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Hard and unreal advice: mothers, social science, and the Victorian poor law

Martin, Kathleen Callanan (2004) Hard and unreal advice: mothers, social science, and the Victorian poor law. Other thesis, Brandeis University.

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"It is here [Royal Commission on the Poor Laws and Relief of Distress 1905-09] that Sidney and Beatrice Webb, whose views on poverty and on public relief policy will be examined in some detail in this study, first make their appearance, not as participants in the framing of poor law policy but as historians of the poor law. Undertaken as part of their enormous history of English local government, their account of the adoption and operation of the Victorian poor law, as well as their account of the Edwardian Royal Commission that failed to reach a consensus on how to improve it, had a significant impact on all future discussions of the subject. Because Beatrice Webb was a member of the Royal Commission, and because she and Sidney were the principal authors of its Minority Report, all parties have tended to interpret their account as partisan. Nonetheless their approach has helped to shape the views of friends and foes alike. The focus of their narrative, powerfully reinforced by their public identities as Fabian socialists, strongly encouraged the tendency to see the struggle over the Victorian poor law as the struggle of "collectivism" or socialism against individualism, of activist government versus laissez-faire." - pages 4-5.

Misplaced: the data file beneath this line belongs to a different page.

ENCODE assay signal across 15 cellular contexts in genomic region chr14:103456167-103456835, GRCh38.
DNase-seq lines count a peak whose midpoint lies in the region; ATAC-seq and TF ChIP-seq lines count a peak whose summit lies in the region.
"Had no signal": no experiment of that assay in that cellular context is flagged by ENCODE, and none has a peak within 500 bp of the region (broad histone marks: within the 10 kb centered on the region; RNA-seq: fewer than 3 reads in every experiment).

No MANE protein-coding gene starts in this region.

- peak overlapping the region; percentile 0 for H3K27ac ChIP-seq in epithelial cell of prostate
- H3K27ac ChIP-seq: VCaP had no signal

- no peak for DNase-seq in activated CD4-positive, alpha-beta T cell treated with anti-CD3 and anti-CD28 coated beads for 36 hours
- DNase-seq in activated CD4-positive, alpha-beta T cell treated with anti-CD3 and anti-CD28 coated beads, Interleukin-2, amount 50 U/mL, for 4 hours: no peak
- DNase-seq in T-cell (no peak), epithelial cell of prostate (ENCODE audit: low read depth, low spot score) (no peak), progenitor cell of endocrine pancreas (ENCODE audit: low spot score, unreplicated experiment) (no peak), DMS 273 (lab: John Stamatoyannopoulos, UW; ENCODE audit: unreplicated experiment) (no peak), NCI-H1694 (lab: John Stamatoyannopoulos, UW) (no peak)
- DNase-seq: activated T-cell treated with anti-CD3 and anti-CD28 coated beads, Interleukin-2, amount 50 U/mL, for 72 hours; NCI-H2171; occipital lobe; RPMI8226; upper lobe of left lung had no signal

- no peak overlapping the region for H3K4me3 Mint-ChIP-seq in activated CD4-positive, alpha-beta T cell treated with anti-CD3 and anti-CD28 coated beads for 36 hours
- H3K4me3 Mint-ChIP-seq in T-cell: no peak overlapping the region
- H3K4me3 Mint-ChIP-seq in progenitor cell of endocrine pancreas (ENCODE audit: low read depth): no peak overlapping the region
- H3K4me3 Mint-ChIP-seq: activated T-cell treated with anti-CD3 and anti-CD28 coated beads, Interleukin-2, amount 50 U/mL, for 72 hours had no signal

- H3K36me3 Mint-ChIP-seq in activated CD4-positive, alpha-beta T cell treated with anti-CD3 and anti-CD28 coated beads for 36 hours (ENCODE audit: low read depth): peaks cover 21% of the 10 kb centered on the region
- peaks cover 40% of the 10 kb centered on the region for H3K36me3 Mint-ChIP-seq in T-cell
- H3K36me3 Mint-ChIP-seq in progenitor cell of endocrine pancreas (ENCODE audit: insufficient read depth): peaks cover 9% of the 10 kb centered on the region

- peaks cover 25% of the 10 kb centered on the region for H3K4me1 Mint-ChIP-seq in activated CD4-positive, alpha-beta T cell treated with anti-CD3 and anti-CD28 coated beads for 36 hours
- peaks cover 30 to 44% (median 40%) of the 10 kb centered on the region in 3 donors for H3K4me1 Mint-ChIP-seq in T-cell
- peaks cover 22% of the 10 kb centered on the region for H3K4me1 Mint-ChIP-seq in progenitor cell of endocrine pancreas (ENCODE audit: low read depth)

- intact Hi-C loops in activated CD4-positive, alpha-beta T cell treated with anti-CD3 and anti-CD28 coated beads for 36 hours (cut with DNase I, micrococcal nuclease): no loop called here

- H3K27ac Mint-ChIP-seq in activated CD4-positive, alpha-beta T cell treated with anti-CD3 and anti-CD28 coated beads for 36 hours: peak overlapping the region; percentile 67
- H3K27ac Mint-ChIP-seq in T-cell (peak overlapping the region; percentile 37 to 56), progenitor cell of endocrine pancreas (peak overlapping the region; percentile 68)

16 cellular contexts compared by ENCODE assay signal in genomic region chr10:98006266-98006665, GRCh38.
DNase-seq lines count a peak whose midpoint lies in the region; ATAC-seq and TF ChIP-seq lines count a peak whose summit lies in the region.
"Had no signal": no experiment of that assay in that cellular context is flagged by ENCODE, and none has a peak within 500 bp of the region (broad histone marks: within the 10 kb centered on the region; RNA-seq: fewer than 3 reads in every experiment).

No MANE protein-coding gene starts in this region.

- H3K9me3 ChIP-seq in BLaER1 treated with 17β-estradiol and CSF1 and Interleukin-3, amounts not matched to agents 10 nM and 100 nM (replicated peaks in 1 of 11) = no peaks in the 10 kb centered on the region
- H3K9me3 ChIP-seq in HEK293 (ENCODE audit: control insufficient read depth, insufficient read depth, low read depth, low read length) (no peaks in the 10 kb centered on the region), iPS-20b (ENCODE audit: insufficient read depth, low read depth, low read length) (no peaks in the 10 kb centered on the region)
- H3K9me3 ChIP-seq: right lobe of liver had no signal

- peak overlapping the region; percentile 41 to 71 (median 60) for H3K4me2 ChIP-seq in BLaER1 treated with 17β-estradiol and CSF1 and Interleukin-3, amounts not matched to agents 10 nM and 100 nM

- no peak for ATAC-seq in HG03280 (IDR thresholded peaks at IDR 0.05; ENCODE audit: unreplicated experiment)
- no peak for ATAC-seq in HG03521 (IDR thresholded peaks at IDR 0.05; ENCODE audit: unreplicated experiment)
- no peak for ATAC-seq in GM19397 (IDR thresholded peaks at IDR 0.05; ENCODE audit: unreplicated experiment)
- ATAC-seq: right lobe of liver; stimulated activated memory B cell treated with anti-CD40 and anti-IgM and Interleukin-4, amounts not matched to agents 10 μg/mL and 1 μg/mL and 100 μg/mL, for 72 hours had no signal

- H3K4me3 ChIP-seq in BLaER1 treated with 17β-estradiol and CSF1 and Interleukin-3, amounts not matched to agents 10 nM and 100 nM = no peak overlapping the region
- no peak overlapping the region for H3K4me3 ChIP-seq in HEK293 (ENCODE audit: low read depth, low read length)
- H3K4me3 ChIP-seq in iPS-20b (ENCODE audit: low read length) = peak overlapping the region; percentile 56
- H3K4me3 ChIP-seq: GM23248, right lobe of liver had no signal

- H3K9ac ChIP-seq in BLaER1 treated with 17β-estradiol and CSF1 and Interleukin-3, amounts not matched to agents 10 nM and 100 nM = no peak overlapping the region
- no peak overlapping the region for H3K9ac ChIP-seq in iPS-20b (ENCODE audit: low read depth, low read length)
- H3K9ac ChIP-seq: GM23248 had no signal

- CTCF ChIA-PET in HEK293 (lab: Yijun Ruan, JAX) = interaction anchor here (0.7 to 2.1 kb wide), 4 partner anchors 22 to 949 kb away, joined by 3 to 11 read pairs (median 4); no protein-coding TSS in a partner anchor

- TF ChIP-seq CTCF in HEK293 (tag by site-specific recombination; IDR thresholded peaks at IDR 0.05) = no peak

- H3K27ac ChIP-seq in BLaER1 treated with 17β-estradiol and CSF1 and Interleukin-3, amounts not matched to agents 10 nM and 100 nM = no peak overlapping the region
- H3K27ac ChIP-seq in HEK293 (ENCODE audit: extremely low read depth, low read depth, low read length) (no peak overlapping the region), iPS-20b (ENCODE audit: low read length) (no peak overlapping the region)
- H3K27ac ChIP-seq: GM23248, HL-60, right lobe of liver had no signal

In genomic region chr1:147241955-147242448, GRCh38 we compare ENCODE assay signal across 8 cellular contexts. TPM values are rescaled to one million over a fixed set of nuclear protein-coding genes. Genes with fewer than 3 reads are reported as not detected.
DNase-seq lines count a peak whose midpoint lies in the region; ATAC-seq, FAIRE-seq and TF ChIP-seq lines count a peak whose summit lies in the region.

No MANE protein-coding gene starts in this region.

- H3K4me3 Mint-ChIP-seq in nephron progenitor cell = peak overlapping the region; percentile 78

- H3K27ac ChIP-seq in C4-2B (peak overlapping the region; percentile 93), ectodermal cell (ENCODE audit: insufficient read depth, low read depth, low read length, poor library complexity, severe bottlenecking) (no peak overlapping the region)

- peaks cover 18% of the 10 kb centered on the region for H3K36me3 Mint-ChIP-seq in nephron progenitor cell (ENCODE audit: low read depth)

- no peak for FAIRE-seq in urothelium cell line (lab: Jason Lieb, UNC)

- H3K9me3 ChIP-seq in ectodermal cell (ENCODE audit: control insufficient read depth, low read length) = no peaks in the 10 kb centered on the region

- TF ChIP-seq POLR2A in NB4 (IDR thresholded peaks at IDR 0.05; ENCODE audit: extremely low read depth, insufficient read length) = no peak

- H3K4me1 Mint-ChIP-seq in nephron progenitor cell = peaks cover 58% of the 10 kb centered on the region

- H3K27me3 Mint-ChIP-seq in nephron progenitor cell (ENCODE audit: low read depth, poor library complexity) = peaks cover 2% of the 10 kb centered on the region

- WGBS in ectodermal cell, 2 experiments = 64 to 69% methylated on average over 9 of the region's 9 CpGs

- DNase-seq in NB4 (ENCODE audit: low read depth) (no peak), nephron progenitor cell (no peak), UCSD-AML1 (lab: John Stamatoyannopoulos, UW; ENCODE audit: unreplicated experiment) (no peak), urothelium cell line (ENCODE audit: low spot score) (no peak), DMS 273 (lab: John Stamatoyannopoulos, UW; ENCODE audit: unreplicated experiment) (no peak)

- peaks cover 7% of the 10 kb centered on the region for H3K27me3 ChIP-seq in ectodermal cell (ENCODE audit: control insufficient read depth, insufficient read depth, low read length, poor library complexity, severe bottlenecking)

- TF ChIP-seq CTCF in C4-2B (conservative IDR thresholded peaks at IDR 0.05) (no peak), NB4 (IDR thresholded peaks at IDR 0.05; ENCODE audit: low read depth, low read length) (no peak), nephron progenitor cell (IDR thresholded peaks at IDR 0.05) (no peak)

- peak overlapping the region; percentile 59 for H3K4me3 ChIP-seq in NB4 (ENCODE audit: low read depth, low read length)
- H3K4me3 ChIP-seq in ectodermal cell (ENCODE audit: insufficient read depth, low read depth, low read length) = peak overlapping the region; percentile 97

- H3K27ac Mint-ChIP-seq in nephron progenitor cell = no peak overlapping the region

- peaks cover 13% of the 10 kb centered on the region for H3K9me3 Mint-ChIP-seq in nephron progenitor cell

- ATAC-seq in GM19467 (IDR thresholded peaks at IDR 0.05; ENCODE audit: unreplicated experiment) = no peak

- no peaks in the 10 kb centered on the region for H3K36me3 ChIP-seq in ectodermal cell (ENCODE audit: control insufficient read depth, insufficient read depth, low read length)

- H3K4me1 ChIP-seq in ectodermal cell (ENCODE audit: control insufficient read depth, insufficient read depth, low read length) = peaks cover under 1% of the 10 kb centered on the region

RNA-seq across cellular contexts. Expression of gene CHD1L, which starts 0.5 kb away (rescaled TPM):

Item Type: Thesis (Other)
Additional Information: A PhD dissertation presented to Brandeis University, Waltham, Massachusetts, May 2004. UMI microform 3127106.
Subjects: D History General and Old World > DA Great Britain
H Social Sciences > HV Social pathology. Social and public welfare
J Political Science > JS Local government Municipal government
K Law > KD England and Wales
Date Deposited: 21 May 2013 09:47
Last Modified: 14 Oct 2015 11:40

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